The home health market is significantly fragmented in the U.S., but Amedisys and LHC Group together would likely account for about 10% of that market. Other top home health providers include the aforementioned CenterWell Home Health, Enhabit Inc. (NYSE: EHAB), Bayada Home Health Care, Elara Caring and AccentCare Inc.
While 10% market share is still contextually a relatively small number, Optum owning both LHC Group and Amedisys would likely raise alarms at the Federal Trade Commission (FTC).
“If you’re looking into the crystal ball, based on other recent areas in health care that we’ve seen the FTC take some action, there’s definitely some potential for increased scrutiny,” Giesting said.
In the case of Optum’s LHC Group transaction, the FTC did not challenge the deal. However, it requested more information twice, with one pertaining specifically to home health wages.
Beyond home health services
Aside from offering home health and hospice services, Amedisys is a provider of high-acuity services in the home through its subsidiary, Contessa Health.
Amedisys purchased Contessa Health in 2021 for $250 million. Contessa’s capabilities include hospital-at-home, SNF-at-home and palliative care services.
Since acquiring Contessa Health, it has become a core part of Amedisys’ business due, in part, to its ability to secure hospital partnerships for the company.
“We’re also seeing people that tried to do it on their own, hospitals that tried to do it on their own and fundamentally realized it’s way too complex for them to do on their own, and therefore they’re coming back to us and wanting to form JVs with us,” Amedisys Chairman and former CEO Paul Kusserow previously told HHCN. “I feel really good about what we have at Contessa.”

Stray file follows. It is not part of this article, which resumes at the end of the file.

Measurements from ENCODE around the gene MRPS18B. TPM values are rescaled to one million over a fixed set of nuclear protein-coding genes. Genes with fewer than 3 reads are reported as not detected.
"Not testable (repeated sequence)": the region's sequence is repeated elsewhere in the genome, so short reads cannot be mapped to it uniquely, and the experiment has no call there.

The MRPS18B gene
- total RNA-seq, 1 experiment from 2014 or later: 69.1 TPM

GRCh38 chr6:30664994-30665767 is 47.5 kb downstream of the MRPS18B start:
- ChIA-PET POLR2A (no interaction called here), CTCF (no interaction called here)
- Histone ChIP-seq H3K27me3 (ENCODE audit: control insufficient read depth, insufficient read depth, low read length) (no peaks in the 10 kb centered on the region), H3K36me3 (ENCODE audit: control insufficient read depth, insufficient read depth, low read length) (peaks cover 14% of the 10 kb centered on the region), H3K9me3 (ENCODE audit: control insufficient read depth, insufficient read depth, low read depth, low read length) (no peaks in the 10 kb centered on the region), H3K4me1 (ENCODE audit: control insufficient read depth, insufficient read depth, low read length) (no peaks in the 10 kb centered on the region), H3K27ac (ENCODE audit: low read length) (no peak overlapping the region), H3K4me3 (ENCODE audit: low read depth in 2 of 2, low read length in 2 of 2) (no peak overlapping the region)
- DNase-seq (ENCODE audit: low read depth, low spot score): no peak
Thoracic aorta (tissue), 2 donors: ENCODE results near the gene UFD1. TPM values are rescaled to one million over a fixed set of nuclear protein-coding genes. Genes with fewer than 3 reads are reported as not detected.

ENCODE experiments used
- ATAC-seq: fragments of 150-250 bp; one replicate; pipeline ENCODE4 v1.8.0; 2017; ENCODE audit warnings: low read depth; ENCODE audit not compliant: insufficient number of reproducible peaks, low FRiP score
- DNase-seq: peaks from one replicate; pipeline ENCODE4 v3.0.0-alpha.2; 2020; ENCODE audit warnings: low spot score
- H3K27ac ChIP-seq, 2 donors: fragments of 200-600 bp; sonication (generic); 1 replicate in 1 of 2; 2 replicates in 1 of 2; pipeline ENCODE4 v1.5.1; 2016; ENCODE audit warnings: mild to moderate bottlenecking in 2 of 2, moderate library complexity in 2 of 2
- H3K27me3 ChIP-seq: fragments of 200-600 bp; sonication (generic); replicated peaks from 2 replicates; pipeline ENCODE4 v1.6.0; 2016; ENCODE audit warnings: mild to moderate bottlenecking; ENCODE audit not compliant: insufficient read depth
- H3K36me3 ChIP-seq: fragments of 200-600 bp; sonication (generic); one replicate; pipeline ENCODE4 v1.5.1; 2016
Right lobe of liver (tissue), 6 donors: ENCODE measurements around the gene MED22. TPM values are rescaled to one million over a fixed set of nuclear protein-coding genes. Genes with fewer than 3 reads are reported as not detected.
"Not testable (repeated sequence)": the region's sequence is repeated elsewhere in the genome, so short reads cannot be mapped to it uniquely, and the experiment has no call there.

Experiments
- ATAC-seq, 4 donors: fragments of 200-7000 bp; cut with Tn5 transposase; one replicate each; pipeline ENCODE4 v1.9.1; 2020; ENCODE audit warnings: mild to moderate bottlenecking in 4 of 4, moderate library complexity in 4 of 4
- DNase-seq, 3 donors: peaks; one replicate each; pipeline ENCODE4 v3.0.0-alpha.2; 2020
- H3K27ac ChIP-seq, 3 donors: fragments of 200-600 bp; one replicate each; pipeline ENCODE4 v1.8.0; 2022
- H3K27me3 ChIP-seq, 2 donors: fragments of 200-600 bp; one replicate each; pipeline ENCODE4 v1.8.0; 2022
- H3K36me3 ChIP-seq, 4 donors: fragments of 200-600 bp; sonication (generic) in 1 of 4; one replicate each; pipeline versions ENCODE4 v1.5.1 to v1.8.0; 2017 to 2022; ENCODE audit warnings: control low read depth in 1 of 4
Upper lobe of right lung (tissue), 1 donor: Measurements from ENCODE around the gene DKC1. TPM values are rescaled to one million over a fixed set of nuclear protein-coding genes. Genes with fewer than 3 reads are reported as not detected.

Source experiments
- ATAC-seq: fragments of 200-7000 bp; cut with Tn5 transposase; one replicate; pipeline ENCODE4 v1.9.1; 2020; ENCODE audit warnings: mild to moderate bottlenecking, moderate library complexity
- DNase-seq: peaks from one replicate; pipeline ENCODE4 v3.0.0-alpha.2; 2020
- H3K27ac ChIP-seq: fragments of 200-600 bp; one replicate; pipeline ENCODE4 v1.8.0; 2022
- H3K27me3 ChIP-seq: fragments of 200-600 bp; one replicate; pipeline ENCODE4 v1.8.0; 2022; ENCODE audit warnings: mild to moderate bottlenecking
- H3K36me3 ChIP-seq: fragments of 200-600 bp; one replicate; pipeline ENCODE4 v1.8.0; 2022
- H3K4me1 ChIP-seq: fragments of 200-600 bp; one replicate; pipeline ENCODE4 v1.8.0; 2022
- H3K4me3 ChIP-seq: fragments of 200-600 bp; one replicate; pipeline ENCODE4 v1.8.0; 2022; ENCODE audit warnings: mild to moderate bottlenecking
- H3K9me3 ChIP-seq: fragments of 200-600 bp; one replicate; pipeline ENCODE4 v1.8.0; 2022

In March, Kusserow went into more detail about its dealings with hospital partners.
“What do we do for a hospital, we can take away that 15% to 20% of business that they generally don’t make money on,” he said. “We use their ancillary products at full price. We take that out, and then we split the profits with them as our partners. Then payers, they get a cut, because they get that we do that service for less, and then consumers get what they want.”
Contessa has formed relationships with Mount Sinai Health System, CommonSpirit Health and Highmark Health, among others.
Along with home health, hospice and personal care services, LHC Group also runs an ACO management business, Imperium Health.
The company has also engaged with high-acuity care services, to some extent. In 2021, the company formed a strategic partnership with SCP Health.
“I don’t like to use the hospital-at-home label,” Myers said. “We refer to this as ‘advanced care at home,’ because some hospitals really want a SNF-at-home program. Hospitals need more than a one-size-fits-all solution.” former LHC Group CEO Keith Myers previously told HHCN.
Amedisys and LHC Group both have hundreds of joint ventures and partnerships, respectively.
Of note lately, Amedisys partnered with BlueCross BlueShield of Tennessee to provide its members with palliative care services through Contessa Health, and last year the company formed a JV with the University of Arkansas for Medical Sciences.